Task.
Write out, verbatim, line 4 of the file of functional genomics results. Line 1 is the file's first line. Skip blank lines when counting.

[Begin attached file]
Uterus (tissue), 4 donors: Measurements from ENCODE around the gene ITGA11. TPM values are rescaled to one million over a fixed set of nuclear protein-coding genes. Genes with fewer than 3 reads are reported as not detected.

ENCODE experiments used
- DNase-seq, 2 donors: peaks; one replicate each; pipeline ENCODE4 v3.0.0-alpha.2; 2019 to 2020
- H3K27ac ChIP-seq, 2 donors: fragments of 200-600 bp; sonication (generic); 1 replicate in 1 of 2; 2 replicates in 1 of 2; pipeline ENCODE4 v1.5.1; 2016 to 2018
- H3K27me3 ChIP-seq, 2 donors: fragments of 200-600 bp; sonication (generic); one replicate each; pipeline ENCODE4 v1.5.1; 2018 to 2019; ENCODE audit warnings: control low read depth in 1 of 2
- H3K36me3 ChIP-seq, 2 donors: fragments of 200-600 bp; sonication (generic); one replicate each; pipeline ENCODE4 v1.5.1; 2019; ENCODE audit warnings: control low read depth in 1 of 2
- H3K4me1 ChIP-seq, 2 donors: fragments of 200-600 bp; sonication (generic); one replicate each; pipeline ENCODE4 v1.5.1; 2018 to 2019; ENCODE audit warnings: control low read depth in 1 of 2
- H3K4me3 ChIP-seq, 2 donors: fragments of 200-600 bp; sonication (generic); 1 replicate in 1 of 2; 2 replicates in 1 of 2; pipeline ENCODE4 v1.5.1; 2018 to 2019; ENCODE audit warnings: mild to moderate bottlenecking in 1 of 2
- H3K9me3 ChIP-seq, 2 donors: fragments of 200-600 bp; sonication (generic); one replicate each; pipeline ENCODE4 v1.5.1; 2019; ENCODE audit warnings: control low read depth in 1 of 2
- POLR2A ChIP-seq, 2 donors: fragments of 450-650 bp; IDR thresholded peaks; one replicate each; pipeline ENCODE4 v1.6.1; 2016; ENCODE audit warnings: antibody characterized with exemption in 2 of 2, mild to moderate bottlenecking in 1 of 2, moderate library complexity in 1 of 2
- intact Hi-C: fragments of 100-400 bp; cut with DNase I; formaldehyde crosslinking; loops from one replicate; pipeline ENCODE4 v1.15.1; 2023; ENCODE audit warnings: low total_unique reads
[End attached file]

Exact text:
- H3K27ac ChIP-seq, 2 donors: fragments of 200-600 bp; sonication (generic); 1 replicate in 1 of 2; 2 replicates in 1 of 2; pipeline ENCODE4 v1.5.1; 2016 to 2018